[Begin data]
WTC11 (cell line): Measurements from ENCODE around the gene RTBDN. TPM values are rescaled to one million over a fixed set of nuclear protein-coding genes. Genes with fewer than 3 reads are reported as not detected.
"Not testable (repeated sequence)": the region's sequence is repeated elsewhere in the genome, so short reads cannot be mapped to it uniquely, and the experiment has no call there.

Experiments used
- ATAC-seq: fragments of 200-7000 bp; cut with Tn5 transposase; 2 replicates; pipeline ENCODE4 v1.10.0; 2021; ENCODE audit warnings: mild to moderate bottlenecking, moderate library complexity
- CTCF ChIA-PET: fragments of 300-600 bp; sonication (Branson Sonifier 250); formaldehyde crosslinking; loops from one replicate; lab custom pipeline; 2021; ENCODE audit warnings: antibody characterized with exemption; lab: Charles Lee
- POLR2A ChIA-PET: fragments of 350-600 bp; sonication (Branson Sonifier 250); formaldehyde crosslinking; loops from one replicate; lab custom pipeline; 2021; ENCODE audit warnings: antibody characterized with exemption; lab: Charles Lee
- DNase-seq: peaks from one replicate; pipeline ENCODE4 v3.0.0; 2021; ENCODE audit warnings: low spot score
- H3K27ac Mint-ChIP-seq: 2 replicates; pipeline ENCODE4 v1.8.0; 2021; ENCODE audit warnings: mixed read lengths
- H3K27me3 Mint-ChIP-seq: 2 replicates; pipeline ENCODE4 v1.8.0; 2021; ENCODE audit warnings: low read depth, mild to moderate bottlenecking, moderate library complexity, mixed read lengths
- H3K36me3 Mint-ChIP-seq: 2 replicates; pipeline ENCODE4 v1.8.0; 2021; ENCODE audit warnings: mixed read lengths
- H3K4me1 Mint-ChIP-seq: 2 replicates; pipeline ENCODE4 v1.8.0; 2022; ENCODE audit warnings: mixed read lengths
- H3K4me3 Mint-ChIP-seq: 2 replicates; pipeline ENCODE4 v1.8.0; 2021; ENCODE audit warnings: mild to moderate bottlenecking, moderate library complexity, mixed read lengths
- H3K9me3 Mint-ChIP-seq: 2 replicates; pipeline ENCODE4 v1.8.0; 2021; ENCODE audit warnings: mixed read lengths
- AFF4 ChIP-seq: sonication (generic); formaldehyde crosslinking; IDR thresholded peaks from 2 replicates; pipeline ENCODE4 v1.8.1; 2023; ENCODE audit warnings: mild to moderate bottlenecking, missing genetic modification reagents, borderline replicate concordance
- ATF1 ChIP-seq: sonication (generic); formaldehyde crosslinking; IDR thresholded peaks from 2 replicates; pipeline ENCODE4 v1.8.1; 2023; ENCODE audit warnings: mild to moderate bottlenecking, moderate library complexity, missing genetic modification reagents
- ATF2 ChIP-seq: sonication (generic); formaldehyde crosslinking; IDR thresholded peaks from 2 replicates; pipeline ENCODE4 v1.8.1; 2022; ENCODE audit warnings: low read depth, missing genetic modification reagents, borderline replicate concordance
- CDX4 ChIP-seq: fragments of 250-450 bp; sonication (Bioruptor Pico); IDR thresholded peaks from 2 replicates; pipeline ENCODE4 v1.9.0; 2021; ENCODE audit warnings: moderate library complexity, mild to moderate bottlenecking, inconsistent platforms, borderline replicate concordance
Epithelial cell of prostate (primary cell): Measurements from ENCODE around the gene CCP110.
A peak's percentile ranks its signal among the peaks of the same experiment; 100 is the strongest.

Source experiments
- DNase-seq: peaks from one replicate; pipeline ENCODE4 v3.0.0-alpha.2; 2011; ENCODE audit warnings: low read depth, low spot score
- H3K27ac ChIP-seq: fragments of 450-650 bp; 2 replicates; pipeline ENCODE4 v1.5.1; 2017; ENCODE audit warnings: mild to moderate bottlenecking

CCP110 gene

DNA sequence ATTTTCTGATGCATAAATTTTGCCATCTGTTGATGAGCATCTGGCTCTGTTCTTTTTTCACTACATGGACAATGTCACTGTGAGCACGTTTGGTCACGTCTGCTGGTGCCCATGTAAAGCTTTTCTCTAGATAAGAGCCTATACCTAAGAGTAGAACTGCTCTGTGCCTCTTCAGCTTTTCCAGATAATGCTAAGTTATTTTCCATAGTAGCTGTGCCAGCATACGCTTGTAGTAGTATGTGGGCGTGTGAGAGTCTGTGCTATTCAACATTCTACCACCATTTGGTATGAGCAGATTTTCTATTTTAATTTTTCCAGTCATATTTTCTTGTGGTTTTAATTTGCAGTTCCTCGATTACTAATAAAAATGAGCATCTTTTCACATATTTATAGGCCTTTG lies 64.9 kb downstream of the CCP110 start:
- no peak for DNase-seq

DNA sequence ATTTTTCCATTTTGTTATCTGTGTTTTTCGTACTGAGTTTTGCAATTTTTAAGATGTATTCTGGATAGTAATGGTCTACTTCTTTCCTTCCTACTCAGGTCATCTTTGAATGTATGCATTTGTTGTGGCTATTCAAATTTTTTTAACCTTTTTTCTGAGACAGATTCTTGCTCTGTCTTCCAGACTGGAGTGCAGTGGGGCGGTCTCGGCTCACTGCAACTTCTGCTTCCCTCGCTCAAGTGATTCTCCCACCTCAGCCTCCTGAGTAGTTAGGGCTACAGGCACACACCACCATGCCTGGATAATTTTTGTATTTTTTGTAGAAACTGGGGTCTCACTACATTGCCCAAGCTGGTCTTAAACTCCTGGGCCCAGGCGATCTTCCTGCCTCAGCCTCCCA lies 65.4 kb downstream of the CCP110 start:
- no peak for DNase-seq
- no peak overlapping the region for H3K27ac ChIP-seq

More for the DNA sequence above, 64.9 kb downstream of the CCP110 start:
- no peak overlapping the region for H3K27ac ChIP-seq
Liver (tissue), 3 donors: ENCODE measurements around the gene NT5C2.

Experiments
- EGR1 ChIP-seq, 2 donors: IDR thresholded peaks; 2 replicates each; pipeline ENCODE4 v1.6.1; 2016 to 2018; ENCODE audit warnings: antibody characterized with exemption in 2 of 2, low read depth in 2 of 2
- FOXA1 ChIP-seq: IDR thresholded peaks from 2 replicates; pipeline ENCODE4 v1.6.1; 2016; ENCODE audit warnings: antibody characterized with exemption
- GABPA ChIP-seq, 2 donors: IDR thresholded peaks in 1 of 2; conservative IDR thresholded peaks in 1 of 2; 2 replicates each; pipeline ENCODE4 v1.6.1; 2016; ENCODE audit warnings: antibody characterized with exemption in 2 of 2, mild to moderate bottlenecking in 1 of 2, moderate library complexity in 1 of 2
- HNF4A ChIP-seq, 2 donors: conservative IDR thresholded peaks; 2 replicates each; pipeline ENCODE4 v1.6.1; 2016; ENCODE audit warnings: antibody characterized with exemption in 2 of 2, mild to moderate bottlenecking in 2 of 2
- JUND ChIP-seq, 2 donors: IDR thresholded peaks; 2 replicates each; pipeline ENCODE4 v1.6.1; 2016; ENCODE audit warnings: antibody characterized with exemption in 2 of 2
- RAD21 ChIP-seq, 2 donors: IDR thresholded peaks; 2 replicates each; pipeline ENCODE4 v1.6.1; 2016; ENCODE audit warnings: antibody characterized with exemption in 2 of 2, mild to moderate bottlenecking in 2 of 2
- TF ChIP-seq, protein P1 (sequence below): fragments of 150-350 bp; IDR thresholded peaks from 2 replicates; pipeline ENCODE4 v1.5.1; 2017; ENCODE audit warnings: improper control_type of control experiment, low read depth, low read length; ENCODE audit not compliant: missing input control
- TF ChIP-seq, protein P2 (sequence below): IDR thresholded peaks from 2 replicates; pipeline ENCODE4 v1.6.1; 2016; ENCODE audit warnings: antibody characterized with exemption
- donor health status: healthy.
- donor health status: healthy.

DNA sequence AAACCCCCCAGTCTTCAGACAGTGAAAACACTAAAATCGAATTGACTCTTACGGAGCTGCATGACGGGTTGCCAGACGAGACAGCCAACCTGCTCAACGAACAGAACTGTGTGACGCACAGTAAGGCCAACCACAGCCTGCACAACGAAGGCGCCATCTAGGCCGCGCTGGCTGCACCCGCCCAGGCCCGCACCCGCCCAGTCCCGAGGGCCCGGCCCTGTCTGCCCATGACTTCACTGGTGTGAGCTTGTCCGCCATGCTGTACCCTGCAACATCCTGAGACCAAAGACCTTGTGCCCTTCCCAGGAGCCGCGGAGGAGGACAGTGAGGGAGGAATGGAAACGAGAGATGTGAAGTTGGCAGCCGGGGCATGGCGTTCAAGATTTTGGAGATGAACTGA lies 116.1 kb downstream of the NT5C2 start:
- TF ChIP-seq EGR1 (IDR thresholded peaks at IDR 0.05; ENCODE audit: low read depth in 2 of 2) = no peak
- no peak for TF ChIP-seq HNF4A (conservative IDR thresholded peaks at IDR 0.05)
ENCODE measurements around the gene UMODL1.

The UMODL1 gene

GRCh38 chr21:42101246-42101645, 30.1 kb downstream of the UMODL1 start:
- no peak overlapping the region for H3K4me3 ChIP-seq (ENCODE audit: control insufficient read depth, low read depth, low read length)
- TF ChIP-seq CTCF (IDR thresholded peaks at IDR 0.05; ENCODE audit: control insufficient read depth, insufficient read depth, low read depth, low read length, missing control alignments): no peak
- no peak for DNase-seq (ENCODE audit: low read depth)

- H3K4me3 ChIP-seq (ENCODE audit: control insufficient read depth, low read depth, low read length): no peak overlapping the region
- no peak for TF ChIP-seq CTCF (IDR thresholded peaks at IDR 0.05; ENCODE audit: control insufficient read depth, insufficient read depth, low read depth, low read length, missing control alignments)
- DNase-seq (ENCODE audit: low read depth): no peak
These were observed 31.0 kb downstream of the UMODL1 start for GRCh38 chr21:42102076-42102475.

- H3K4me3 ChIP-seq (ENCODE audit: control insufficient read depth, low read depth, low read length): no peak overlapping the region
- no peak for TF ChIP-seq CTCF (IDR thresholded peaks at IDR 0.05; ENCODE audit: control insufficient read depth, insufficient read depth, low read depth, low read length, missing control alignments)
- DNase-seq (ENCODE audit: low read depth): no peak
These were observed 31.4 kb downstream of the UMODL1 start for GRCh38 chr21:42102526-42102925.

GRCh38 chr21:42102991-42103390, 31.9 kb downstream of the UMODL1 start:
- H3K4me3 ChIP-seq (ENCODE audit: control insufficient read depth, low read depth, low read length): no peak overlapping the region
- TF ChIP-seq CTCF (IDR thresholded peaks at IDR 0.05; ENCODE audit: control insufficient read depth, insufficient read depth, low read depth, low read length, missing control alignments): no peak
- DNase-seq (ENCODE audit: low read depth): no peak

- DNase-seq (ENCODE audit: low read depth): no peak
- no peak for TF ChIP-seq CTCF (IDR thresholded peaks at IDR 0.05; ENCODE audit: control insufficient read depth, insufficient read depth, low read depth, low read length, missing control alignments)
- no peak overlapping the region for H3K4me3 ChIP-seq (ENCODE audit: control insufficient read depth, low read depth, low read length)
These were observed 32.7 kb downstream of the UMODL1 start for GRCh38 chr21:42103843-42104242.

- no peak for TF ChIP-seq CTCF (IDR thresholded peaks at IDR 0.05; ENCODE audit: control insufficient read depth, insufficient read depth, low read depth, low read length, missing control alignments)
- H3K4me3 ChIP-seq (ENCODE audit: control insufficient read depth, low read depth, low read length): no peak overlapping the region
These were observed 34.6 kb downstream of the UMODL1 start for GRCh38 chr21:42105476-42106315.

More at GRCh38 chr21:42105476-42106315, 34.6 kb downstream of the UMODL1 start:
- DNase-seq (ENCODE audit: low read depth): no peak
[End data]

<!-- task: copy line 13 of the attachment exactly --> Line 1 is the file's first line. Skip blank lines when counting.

- H3K9me3 Mint-ChIP-seq: 2 replicates; pipeline ENCODE4 v1.8.0; 2021; ENCODE audit warnings: mixed read lengths